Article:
I woke up one morning and had a dream... Could I own every single issue of Detective Comics, Batman and all of the other subtitles in the Gotham universe?
Insane? Stupid? Inspired?
This can only end in obsession and financial chaos.

Thursday, 28 July 2011

Favourites: As The Crow Flies

Been a while, since I've done when one of these. So lets do an easy one. Presenting Batman (1940) #626 to #630: 'As The Crow Flies', by Judd Winick and Dustin Nguyin.

Okay, this being a start of a creators run on a title, you expect a feeling out process with the main characters to be undertaken especially by the creators. Do the creators fundamentally change a key component of a key character? Do they use their first story as a prologue, to set the scene for their true master plan? And do they get away with it? Spoilers follow.

Great modern Batman stories are rarely about Batman, they tend to revolve around other characters, and that their story usually collides with Bruce Wayne's obsessive vigilantism. 'Killing Joke' is about Joker, Knightfall is all about why Bane has been built up as a 'main eventer', why Knightfall is all about Azrael. 'As the Crow Flies' is all about re-incarnating The Scarecrow, Jonathan Crane.

We notice right from the start that Crane is now considered to be an embarrassment to the rest of the Villain community. The contempt and disrespect that The Penguin shows Crane, at the first point is quite telling. Batman readers now see this heavyweight bad guy now fallen on bad times, humiliated and abused by someone wholly more powerful. Therefore we start to take an interest in Crane's sub-plot rather than the standard, 'Penguin-is-a-Gangster' (although, he really is written as one nasty bastard here) story. We are also dealt this nugget; subtly dropped in that, he has another skill other than producing fear inducing chemical compounds, and he doesn't want anybody else to know about it: Genetics. Could this other work be his redemption, in the eyes of the reader? A glimmer of hope, perhaps. Then, Winick throws in a potential romantic interest, and then he builds upon it. Classic hook: if the character falls in love, he might walk away from this life of villainy.

Of course, this is Gotham City. Hope, Redemption and Happy Endings don't happen here! The cleverness of the back story of Crane's new life, is just cover for his real life changing moment. That he has a double life as a Mobster Killing Hulk. With freaking Fear Gas for breath! And for me, this is a really good thing.

It's (and this is why I haven't been blogging more about Batman the last month, or so) because I've read all of Peter David's run on The Incredible Hulk this summer. It is in this title that a writer shows what happens when you take a character that has an obvious gimmick, and twist it so that creates endless possibilities and scenarios are produced. And what Judd Winick does here is take The Scarecrow, a character that hasn't changed too much since his introduction, and twisted it, mutated it, permanently, all for the better.

You see a fundamental thing for most Gotham villains is duality. Two-Face is the most obvious, The Riddler is more subtle (puzzle/answer). By making Crane less of a costumed gimmick, and more a classic dual personality (the Jekyll/Hyde monster) then the character is instantly more interesting to me, the Batman reader, as it shows evolution and invention. Crane, as the classic Scarecrow, was becoming more and more toothless over the years. He was never a physical threat to Batman to begin with, and his most dangerous weapon, fear gas, was beaten time and again by Batman (in this story, the Bat-safeguards against the Fear Gas Winick allows Batman to have, is astonishingly complete.). By the story's end The Scarecrow is turned into a physically intimidating, dangerous predator, and whose improved Fear Gas really does major damage to all those exposed to it.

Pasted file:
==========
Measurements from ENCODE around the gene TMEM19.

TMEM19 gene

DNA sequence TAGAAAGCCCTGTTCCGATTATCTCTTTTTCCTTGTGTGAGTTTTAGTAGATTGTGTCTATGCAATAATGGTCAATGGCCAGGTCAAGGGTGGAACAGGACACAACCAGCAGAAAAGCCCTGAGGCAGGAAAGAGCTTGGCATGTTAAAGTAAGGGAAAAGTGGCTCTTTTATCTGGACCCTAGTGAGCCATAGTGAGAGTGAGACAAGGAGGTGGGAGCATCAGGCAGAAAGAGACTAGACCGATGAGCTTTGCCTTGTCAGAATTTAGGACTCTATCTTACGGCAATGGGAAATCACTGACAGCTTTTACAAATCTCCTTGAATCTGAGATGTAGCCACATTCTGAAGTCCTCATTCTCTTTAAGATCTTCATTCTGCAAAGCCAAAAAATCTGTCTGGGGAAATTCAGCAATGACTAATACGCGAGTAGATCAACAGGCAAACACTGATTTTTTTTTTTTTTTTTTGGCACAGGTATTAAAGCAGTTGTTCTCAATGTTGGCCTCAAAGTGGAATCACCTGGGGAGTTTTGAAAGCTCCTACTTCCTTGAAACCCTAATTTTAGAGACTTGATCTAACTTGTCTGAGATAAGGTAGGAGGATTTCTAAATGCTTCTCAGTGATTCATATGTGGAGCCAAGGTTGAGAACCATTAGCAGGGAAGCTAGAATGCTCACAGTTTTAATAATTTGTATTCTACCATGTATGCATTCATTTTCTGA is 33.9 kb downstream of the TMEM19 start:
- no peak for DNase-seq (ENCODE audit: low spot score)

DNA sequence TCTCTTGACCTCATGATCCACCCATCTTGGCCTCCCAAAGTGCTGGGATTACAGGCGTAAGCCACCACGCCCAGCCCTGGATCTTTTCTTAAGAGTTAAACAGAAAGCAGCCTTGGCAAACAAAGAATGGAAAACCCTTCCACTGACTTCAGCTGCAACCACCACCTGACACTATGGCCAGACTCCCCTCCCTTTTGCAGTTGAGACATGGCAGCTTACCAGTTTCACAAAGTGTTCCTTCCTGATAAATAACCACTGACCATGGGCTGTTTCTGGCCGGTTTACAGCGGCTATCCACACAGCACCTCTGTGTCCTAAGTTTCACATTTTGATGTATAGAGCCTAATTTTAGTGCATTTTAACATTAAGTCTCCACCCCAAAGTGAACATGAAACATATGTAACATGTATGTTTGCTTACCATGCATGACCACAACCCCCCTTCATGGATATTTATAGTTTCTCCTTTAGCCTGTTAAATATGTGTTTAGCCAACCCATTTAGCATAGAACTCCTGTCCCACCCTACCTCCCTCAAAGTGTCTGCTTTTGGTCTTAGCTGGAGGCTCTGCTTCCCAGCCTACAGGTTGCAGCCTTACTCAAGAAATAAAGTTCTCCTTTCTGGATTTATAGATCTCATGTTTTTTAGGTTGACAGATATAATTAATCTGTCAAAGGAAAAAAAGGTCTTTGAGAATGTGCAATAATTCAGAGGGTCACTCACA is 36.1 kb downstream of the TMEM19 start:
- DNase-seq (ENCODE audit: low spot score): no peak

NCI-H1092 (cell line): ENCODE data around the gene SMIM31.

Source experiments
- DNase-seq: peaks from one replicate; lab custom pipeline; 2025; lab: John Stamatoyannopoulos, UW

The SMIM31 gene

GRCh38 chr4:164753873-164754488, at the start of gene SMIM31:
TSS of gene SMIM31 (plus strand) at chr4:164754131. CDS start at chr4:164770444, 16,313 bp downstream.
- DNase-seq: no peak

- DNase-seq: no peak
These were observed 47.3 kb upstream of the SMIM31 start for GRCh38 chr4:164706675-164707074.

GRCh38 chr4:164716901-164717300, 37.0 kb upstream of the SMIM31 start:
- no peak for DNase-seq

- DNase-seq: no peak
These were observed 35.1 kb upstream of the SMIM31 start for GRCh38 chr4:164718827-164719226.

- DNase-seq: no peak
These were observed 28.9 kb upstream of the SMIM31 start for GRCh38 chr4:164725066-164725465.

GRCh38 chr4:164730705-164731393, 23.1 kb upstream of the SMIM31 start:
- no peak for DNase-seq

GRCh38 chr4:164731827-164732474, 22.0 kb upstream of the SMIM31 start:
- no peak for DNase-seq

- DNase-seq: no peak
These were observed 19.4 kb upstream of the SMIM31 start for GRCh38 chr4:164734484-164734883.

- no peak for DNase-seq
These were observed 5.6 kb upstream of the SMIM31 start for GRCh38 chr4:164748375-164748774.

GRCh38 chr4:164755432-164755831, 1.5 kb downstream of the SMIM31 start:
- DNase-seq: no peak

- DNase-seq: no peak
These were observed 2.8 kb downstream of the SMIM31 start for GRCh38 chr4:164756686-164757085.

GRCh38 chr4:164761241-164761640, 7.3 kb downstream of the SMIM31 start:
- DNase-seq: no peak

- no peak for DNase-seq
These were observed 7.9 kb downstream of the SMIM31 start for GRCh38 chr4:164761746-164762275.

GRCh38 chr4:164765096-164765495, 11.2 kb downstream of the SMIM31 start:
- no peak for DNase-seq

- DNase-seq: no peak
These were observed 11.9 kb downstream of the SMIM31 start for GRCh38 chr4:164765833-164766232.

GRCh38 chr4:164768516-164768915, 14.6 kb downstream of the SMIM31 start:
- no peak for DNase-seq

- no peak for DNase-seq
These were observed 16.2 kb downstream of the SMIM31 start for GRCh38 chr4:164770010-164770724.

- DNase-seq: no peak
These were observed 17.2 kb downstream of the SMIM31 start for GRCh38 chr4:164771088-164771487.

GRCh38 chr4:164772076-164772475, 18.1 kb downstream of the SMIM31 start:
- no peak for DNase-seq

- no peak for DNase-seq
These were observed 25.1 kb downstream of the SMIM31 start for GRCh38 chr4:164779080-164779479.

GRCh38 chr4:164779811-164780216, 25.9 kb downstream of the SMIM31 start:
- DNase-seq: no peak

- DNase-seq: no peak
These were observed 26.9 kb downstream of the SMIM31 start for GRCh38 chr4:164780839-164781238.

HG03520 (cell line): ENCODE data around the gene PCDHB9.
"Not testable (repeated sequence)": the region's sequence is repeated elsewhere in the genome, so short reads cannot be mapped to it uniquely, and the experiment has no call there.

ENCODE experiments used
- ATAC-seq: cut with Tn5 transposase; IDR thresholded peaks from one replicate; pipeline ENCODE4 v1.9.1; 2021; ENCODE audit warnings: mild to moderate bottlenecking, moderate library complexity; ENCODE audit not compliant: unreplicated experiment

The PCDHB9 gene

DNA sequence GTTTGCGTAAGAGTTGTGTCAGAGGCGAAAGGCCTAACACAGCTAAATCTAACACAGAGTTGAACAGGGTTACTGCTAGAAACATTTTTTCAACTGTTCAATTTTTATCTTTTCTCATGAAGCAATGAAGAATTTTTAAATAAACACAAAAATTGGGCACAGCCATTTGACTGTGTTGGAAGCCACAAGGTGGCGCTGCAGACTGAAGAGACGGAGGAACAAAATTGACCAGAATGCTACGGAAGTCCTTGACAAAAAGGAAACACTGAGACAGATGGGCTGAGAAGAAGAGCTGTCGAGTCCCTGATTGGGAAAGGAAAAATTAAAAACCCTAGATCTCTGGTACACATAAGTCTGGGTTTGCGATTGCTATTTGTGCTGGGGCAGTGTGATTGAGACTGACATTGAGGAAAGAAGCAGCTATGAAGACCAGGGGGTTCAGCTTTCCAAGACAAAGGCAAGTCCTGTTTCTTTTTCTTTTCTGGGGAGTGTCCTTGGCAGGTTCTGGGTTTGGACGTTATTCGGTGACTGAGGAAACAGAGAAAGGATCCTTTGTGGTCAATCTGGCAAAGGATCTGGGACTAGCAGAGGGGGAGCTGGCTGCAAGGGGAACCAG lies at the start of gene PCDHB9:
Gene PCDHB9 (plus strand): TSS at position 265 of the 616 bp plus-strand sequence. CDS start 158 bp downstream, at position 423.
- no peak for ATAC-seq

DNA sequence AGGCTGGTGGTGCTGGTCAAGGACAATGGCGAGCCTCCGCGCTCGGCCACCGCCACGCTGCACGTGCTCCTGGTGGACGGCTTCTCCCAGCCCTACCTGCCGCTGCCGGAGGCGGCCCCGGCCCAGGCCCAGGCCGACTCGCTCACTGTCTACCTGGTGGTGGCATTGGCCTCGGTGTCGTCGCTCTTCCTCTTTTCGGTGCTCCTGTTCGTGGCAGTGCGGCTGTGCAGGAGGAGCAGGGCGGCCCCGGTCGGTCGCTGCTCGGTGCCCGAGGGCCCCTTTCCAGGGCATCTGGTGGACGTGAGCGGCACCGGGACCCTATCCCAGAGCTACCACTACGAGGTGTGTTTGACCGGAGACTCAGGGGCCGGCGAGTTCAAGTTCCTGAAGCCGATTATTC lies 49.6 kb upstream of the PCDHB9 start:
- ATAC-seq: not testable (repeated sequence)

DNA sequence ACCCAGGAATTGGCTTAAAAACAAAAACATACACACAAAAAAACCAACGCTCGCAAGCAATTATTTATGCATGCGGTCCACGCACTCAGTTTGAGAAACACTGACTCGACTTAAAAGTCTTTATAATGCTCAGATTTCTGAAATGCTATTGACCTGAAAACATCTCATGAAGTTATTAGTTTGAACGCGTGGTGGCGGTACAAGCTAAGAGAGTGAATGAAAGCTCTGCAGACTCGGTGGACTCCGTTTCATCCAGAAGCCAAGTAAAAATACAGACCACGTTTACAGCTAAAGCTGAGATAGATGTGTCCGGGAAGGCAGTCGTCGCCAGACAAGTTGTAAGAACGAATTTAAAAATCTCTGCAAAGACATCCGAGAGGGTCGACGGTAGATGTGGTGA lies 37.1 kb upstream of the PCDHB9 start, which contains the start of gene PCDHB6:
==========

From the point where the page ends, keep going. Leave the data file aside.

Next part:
One of the cheap gimmicks some Batman writers use, is that to be a true threat to Batman then his dual identity must be exposed. Sometimes this is done to great affect (The Breaking of The Bat), other times it's done really lazily ('Hush', where the secret identity was made essentially worthless by the stories end, he might have done a press conference...). Fortunately, Winick uses this gimmick cleverly. The Monster Scarecrow enters Wayne Manor, simply by following Batman Fear-induced drive back to the Cave. He attacks Alfred, but is eventually beaten. However, the Monster Scarecrow sees Batman cowl-free, in Wayne Manor. The clever bit: because Crane isn't in true control of himself, and cannot recall anything when he changes, he simply will won't ever remember being at Wayne Manor, or what he saw at Wayne Manor. This is a get-outta-jail master-stroke by a writer, it doesn't upset continuity, and presents new opportinities. Another possibility Batman now has to consider, Crane's new incarnation is proper dangerous and could he suddenly remember that night in the cave?

If I have any complaint about this storyline is that the developed characterisation of the new, improved Scarecrow, and the newly layered. down-trodden Jonathan Crane isn't fully expanded upon (curse the 22 page comic book format!). But I suppose that's the hook for the follow up story. Maybe that's the first signpost for the Judd Winick era of Batman?

By the stories end the true tragic loser is the protagonist I care about, The Scarecrow. He is betrayed by the romantic interest. He is forever changed and genetically mutated by a more dominant evil mind. He is physically beaten by The Bat. His life as the old Scarecrow is over. His redemption through love can never be accomplished now, and now he is (sometimes) a monster. As he escapes into a forest, it becomes clear that The Scarecrow's story is a true Urban Gothic tragedy.